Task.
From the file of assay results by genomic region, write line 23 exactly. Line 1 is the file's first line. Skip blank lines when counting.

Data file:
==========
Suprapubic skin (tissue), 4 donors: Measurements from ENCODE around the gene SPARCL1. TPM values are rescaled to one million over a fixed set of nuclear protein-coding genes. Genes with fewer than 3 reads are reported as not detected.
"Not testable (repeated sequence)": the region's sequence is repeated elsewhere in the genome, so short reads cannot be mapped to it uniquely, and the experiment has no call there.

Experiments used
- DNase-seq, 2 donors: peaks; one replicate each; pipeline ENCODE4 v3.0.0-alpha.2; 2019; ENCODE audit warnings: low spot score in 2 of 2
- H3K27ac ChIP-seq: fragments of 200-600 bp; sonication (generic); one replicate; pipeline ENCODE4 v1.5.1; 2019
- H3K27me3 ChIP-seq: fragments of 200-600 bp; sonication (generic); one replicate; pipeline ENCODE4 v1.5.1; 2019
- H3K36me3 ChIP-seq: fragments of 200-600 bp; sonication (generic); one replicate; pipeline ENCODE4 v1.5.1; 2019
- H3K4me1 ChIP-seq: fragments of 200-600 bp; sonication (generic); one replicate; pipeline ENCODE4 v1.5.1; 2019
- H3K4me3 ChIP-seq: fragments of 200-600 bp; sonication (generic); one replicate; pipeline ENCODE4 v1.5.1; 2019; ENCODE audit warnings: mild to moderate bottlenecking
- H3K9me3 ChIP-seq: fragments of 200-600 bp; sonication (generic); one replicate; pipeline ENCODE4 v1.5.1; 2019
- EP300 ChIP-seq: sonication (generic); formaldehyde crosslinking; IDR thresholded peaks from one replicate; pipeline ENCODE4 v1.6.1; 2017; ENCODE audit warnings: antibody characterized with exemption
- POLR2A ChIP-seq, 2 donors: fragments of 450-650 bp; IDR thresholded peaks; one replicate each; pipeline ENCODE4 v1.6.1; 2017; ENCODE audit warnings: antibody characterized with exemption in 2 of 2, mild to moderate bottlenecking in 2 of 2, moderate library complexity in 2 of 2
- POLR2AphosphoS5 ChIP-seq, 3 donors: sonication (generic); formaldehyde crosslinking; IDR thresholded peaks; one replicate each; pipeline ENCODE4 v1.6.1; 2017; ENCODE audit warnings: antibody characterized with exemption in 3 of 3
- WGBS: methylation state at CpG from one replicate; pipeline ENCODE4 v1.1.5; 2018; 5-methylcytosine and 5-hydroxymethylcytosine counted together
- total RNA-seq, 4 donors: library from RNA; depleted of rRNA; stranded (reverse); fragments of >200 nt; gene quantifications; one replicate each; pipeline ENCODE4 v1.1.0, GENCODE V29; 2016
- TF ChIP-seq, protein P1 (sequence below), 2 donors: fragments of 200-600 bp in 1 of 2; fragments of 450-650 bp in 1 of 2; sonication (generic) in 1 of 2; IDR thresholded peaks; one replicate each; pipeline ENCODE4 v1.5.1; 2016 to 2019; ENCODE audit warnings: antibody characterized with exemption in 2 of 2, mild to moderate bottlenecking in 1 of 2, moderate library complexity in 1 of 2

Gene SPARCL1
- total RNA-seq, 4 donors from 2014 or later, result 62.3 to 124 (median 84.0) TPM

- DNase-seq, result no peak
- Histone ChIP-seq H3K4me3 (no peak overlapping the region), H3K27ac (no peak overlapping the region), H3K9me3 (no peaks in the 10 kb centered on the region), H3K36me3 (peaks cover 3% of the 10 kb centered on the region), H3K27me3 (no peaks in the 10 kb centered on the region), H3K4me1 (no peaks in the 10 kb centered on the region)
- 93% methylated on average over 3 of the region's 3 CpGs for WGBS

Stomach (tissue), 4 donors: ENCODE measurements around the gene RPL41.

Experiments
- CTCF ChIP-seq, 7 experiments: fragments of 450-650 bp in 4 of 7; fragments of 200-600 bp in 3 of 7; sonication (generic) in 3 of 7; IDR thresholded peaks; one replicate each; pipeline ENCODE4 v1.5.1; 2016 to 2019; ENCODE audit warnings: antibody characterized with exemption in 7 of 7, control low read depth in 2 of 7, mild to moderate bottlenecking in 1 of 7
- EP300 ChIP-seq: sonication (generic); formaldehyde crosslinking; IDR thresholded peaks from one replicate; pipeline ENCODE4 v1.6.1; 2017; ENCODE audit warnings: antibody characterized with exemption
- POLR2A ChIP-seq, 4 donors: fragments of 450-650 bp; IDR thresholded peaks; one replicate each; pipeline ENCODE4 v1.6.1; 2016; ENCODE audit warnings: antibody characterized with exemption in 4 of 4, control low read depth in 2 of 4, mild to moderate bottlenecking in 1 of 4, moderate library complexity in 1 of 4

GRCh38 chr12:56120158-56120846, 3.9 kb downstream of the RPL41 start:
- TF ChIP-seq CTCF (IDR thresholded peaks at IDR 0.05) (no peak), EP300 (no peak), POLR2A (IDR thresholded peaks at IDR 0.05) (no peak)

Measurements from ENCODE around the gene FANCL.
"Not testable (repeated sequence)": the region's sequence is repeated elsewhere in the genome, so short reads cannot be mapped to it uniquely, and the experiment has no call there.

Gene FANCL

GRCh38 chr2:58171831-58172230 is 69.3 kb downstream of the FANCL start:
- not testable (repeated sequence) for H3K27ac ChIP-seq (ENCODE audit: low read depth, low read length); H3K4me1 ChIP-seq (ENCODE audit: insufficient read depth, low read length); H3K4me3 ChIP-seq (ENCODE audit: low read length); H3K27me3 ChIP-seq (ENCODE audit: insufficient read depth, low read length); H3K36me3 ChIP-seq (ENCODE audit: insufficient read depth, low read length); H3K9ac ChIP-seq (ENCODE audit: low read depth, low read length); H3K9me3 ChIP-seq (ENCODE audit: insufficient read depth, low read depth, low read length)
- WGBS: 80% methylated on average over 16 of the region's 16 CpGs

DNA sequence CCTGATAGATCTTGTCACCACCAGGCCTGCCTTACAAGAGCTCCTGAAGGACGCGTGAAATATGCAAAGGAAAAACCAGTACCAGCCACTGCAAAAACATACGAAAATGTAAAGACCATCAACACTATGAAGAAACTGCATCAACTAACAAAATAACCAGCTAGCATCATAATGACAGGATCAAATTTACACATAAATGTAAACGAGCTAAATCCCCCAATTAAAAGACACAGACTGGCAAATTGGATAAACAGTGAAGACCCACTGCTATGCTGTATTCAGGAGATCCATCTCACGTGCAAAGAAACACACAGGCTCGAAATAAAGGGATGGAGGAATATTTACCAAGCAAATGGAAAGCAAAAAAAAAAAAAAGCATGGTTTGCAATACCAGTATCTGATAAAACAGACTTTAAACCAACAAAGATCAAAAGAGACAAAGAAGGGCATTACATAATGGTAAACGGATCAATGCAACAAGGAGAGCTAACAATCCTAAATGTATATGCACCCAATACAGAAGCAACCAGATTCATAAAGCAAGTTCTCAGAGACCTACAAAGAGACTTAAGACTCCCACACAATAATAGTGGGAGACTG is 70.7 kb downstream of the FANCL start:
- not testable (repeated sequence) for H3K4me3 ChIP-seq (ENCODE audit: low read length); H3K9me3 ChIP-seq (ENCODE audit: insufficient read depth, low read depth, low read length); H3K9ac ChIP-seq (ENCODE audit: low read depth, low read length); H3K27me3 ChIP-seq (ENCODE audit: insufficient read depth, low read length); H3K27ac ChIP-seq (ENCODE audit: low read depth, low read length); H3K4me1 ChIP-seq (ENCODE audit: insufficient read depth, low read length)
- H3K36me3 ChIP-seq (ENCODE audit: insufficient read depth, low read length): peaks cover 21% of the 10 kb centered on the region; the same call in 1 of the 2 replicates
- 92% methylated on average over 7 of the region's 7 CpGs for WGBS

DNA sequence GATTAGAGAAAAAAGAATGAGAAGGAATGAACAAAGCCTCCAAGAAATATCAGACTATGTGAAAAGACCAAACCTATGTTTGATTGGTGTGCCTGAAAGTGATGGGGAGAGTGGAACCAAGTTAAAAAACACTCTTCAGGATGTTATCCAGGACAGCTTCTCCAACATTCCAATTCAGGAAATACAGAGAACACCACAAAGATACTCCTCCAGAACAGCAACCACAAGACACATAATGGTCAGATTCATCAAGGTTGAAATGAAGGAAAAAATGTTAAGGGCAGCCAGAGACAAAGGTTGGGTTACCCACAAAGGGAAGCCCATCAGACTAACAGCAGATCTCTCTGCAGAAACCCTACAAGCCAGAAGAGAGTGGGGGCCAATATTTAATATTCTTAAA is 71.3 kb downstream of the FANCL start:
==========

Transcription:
Experiments